HARTFORD -- Gov. Dannel P. Malloy Friday morning disputed a Republican senator's accusation that the uncertainty over whether unions will approve $1.6 billion in givebacks has Connecticut "on the cusp of Armageddon."

The initial comment came during a routine meeting of the bipartisan Bond Commission. Chaired by the governor, the group meets to borrow money, typically for big ticket projects, but also for what some criticize as pet "pork" initiatives in individual municipalities.

On Friday, members unanimously supported spending $60.5 million to purchase 25 new train cars for the Metro-North New Haven Line. Announced by Malloy earlier this month, the order brings the total purchase over the last few years to 405 and ensures, according to transportation officials, the entire fleet will be replaced by 2014.

But Sen. Andrew Roraback, R-Goshen took issue with spending $400,000 for an all-abilities playground in Hamden.

"I have to draw the line," Roraback told the group. "There's not a single member of the General Assembly that wouldn't welcome a new playground in their community ... But I think it's fair to say we're on the cusp of Armageddon when citizens see what's in the offing if the concessions package is not agreed to."

State unions in June rejected $1.6 billion in givebacks negotiated with Malloy, resulting in the governor moving ahead with an estimated 6,500 layoffs and other major cuts.

Labor leaders, hoping to halt the job losses, have arranged a new vote scheduled to conclude by Aug. 18. But ratification is still not guaranteed.

Roraback said that under such circumstances, "It's very difficult for me, in good conscience, to support the state investing in a playground. I think it would be appropriate of us to have a moratorium on projects of this nature."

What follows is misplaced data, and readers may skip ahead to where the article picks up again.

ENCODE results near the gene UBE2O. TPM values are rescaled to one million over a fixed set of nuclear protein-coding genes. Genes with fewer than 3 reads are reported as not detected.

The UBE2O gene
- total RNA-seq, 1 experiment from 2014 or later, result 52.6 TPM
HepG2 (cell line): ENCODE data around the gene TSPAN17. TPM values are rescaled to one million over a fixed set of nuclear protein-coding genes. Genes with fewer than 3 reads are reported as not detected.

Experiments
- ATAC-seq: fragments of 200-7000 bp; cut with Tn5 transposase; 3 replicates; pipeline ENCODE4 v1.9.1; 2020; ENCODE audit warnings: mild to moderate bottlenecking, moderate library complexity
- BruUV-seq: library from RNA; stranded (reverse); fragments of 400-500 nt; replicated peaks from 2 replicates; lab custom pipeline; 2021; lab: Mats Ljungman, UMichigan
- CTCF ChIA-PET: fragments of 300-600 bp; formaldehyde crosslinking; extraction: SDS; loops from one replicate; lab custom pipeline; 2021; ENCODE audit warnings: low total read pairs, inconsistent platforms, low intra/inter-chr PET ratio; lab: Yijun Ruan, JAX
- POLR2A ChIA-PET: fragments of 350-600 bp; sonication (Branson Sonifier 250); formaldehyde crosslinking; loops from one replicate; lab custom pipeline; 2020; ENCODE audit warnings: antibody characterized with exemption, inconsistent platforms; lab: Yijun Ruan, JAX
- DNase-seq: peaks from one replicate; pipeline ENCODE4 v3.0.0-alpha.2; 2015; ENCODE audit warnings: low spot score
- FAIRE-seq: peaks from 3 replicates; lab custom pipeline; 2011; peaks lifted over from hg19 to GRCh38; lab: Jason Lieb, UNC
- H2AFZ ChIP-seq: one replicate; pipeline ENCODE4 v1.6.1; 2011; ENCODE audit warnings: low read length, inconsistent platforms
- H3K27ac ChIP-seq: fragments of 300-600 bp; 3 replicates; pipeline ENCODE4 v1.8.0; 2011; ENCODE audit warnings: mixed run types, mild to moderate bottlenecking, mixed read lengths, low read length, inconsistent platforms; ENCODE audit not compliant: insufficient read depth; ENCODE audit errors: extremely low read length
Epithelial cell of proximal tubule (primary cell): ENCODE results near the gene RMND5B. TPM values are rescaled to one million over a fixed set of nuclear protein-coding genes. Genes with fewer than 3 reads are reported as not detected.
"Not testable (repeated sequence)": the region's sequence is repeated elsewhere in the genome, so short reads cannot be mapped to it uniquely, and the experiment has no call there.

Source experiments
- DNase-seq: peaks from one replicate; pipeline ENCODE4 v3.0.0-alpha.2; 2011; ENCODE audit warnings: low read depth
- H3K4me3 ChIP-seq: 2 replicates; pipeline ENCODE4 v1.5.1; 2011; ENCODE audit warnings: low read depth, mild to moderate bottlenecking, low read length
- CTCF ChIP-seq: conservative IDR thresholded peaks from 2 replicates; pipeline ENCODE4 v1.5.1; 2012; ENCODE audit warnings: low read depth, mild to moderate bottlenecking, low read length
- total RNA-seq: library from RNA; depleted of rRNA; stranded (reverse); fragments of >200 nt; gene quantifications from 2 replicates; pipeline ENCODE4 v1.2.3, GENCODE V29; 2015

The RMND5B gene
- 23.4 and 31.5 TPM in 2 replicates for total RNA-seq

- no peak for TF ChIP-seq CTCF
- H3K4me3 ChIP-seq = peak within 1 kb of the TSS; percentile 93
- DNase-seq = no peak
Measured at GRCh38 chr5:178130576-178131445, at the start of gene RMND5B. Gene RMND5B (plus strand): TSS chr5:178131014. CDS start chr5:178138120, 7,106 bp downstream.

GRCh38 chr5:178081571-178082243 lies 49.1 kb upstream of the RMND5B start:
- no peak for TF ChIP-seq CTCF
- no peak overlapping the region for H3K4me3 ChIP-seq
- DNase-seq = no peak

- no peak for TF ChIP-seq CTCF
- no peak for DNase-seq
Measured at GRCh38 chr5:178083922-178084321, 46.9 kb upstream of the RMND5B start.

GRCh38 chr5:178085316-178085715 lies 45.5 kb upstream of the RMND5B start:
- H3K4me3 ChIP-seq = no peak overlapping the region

He and Rep. Sean Williams, R-Oakville, also voted against some other agenda items.

Malloy, a Democrat elected in November, countered, "We certainly are not approaching Armageddon."

He said the new budget will be balanced one way or another -- with concessions or through the cuts and layoffs.

"Either way there will not be Armageddon," Malloy said. "And either way, children with disabilities deserve the ability to have recreational opportunities at least on a regional basis."

Afterward, he told reporters many items on the agenda "unlock" matches in federal funding and are major job creators. For example, the commission unanimously approved spending $333.7 million on transportation projects the department estimates will create 13,366 construction-related jobs.

In at least one case the commission approved funds for a constituency -- the state's vocational technical high school system -- that could soon be hit hard in other areas by Malloy's cuts. Members authorized spending more than $4.8 million for new vehicles, equipment and technology at the schools.

But the schools face a 10 percent budget cut should the unions again reject the concessions, which would eliminate adult education, art, music and sports programs.

Staff Writer Brian Lockhart can be reached at brian.lockhart@scni.com.